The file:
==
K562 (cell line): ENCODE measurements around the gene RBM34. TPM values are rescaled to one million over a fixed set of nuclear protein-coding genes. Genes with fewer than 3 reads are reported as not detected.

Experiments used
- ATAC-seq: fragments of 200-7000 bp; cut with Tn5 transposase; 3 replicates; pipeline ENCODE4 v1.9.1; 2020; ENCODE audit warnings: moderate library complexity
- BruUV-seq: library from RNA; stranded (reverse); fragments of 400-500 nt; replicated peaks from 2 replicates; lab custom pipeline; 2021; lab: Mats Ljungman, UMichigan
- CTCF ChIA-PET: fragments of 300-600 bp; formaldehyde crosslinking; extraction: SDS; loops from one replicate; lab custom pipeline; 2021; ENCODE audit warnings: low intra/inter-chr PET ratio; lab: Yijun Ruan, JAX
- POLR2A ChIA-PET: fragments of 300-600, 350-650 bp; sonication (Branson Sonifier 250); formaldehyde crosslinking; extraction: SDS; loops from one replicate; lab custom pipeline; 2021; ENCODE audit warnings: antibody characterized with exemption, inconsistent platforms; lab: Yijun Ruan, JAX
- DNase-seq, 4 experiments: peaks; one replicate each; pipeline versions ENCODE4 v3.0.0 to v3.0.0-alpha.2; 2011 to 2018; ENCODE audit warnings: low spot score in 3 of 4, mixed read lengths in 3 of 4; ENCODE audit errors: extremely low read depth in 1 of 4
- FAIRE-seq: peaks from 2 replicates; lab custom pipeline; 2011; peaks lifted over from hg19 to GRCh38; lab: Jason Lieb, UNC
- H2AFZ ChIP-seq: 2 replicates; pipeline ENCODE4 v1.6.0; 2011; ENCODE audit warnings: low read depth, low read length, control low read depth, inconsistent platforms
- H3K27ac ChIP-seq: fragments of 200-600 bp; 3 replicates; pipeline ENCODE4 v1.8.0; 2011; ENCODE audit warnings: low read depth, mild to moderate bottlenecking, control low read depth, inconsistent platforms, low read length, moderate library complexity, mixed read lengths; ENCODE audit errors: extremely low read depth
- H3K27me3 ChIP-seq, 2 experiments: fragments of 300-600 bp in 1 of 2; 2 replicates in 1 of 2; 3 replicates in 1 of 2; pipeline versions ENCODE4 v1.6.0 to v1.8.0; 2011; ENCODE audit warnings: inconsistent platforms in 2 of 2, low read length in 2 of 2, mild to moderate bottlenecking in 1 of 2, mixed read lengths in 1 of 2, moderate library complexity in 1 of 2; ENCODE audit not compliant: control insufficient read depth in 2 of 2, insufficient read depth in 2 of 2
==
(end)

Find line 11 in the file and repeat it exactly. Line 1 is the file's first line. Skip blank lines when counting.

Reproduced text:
- H3K27me3 ChIP-seq, 2 experiments: fragments of 300-600 bp in 1 of 2; 2 replicates in 1 of 2; 3 replicates in 1 of 2; pipeline versions ENCODE4 v1.6.0 to v1.8.0; 2011; ENCODE audit warnings: inconsistent platforms in 2 of 2, low read length in 2 of 2, mild to moderate bottlenecking in 1 of 2, mixed read lengths in 1 of 2, moderate library complexity in 1 of 2; ENCODE audit not compliant: control insufficient read depth in 2 of 2, insufficient read depth in 2 of 2